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Op-eds

Loss of a shul makes Tisha B’Av more meaningful

  • AvivaThurgood photo
It’s been eight months since the fire. Enough time for the pain to be less raw, enough time for me to be able to walk past our shul and not cry, yet the hurt still lingers.
by AVIVA THURGOOD | Aug 08, 2019

It catches me unawares. Shalva, our daughter, will mention that she misses the shul in a random moment while we’re reading Harry Potter together, and I have to catch my breath and give her a hug. It catches when I bump into a friend from Joburg or a patient, and they casually ask if the shul has been rebuilt yet, like it wasn’t as devastating as we thought, and everything would be back to normal by now. Unexpectedly, even as I write this, there are tears, and I realise that we are forever changed.

There is a line in Eicha (the book we read on Tisha B’Av) that never really made an impression on me before, but considering our experience, I read it with different eyes now. “He cut down in burning anger, all the dignity of Israel; he drew back his right hand in the presence of the enemy; he burned through Jacob like a flaming fire, consuming him on all sides.”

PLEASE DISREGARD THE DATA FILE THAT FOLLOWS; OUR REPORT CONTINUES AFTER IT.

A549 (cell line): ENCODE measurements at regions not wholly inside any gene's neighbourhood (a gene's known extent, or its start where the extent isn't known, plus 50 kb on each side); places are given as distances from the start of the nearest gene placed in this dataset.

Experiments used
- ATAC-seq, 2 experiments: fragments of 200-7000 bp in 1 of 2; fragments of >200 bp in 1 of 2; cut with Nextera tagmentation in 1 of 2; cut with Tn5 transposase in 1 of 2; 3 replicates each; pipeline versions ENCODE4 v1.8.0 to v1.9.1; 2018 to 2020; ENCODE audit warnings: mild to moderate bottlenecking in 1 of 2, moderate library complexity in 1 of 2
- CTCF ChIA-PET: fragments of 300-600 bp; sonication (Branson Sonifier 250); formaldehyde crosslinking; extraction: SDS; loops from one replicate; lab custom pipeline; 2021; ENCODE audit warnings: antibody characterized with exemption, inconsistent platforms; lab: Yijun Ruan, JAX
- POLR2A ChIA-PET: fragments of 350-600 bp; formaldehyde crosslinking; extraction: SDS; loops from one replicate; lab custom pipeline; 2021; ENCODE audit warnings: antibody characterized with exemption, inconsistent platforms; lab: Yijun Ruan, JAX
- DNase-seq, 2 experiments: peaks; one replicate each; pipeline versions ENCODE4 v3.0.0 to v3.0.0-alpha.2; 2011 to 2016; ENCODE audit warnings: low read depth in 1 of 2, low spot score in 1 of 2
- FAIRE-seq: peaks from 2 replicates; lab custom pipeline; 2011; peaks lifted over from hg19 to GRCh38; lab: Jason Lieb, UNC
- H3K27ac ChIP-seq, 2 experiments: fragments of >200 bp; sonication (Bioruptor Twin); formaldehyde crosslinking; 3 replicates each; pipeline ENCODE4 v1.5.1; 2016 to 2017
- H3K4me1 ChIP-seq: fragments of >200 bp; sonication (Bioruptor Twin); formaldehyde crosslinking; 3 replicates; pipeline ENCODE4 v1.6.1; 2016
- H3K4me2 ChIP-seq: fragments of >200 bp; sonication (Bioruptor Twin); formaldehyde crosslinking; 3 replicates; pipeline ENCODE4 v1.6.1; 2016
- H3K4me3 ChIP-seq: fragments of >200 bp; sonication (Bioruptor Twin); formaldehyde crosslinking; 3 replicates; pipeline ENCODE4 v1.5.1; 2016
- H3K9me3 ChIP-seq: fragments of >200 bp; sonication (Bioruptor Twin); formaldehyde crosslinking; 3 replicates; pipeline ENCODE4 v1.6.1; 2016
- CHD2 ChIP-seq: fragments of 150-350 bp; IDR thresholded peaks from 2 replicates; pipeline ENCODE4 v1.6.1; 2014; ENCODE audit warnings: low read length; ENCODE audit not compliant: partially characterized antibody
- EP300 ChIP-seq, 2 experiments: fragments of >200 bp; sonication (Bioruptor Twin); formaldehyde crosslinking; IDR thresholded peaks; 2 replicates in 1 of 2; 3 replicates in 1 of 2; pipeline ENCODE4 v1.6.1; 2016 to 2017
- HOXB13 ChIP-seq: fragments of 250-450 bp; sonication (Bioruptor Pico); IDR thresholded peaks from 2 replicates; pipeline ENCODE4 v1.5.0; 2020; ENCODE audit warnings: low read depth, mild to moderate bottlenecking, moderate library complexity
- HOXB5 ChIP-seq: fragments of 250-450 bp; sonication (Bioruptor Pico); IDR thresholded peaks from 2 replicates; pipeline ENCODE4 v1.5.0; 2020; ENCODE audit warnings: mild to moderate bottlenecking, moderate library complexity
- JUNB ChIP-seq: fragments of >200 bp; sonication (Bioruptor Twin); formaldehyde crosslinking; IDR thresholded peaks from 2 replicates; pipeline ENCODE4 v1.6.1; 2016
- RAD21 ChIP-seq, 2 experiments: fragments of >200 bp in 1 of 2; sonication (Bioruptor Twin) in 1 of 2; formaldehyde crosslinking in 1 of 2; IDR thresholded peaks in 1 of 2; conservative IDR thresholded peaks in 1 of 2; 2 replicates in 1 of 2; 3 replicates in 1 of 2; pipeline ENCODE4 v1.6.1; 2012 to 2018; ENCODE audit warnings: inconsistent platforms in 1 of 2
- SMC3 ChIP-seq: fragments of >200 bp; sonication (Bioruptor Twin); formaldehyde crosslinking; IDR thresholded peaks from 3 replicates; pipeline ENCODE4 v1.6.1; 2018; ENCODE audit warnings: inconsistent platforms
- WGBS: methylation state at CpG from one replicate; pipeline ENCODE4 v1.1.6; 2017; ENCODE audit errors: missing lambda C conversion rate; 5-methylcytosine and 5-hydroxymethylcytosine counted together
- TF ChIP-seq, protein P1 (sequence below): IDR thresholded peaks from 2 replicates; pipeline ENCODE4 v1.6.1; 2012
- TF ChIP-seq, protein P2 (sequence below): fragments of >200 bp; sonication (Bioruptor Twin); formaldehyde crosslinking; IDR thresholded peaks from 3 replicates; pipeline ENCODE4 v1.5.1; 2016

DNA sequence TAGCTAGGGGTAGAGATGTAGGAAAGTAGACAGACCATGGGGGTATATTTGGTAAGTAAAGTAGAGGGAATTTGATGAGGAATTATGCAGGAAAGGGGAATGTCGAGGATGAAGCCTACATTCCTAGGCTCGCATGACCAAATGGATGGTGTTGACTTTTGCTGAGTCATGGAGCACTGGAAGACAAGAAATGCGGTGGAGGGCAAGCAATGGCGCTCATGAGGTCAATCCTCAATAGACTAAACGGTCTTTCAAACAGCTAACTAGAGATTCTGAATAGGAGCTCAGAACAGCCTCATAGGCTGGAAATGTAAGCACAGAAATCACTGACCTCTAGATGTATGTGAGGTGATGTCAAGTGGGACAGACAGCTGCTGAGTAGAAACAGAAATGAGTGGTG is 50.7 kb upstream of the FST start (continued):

Now I can feel the heat of G-d’s anger, hear the crackling, and smell the smoke. I have a better understanding of the destruction that the prophet Yirmiyahu is describing.

Every Tisha B’Av, we should mourn as if the destruction happened in our time. We should try and understand what we have lost, and attempt to change ourselves so that we are worthy of the third temple being rebuilt and complete peace, finally, in our beloved Israel.